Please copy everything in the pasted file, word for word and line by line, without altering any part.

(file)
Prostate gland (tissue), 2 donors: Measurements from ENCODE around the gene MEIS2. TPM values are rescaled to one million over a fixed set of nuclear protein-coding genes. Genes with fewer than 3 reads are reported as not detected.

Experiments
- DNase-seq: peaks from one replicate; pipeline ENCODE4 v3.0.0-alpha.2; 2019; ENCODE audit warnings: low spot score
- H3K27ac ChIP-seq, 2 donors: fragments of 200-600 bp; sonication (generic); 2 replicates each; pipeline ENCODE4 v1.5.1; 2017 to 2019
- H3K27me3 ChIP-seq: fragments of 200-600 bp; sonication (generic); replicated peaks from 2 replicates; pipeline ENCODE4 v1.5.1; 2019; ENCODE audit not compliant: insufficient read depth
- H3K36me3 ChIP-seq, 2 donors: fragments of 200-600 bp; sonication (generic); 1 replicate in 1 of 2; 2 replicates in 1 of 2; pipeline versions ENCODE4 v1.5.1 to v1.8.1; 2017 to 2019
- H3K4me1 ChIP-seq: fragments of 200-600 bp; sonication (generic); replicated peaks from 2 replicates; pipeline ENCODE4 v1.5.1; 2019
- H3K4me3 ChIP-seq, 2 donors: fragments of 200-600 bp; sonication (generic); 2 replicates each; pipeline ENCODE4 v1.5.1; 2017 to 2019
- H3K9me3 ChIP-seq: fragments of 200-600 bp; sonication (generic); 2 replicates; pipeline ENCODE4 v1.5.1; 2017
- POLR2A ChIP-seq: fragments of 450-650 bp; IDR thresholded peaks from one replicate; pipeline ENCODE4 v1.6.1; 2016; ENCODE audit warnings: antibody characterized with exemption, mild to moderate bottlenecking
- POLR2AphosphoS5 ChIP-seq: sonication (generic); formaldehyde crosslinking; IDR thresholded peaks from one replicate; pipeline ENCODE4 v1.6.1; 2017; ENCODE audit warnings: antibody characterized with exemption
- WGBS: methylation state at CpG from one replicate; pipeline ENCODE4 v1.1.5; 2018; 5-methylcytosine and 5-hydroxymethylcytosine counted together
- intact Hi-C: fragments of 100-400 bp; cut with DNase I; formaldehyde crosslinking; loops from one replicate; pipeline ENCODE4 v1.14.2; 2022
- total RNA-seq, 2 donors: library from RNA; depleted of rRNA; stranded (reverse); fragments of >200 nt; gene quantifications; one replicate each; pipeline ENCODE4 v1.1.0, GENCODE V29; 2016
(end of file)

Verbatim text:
Prostate gland (tissue), 2 donors: Measurements from ENCODE around the gene MEIS2. TPM values are rescaled to one million over a fixed set of nuclear protein-coding genes. Genes with fewer than 3 reads are reported as not detected.

Experiments
- DNase-seq: peaks from one replicate; pipeline ENCODE4 v3.0.0-alpha.2; 2019; ENCODE audit warnings: low spot score
- H3K27ac ChIP-seq, 2 donors: fragments of 200-600 bp; sonication (generic); 2 replicates each; pipeline ENCODE4 v1.5.1; 2017 to 2019
- H3K27me3 ChIP-seq: fragments of 200-600 bp; sonication (generic); replicated peaks from 2 replicates; pipeline ENCODE4 v1.5.1; 2019; ENCODE audit not compliant: insufficient read depth
- H3K36me3 ChIP-seq, 2 donors: fragments of 200-600 bp; sonication (generic); 1 replicate in 1 of 2; 2 replicates in 1 of 2; pipeline versions ENCODE4 v1.5.1 to v1.8.1; 2017 to 2019
- H3K4me1 ChIP-seq: fragments of 200-600 bp; sonication (generic); replicated peaks from 2 replicates; pipeline ENCODE4 v1.5.1; 2019
- H3K4me3 ChIP-seq, 2 donors: fragments of 200-600 bp; sonication (generic); 2 replicates each; pipeline ENCODE4 v1.5.1; 2017 to 2019
- H3K9me3 ChIP-seq: fragments of 200-600 bp; sonication (generic); 2 replicates; pipeline ENCODE4 v1.5.1; 2017
- POLR2A ChIP-seq: fragments of 450-650 bp; IDR thresholded peaks from one replicate; pipeline ENCODE4 v1.6.1; 2016; ENCODE audit warnings: antibody characterized with exemption, mild to moderate bottlenecking
- POLR2AphosphoS5 ChIP-seq: sonication (generic); formaldehyde crosslinking; IDR thresholded peaks from one replicate; pipeline ENCODE4 v1.6.1; 2017; ENCODE audit warnings: antibody characterized with exemption
- WGBS: methylation state at CpG from one replicate; pipeline ENCODE4 v1.1.5; 2018; 5-methylcytosine and 5-hydroxymethylcytosine counted together
- intact Hi-C: fragments of 100-400 bp; cut with DNase I; formaldehyde crosslinking; loops from one replicate; pipeline ENCODE4 v1.14.2; 2022
- total RNA-seq, 2 donors: library from RNA; depleted of rRNA; stranded (reverse); fragments of >200 nt; gene quantifications; one replicate each; pipeline ENCODE4 v1.1.0, GENCODE V29; 2016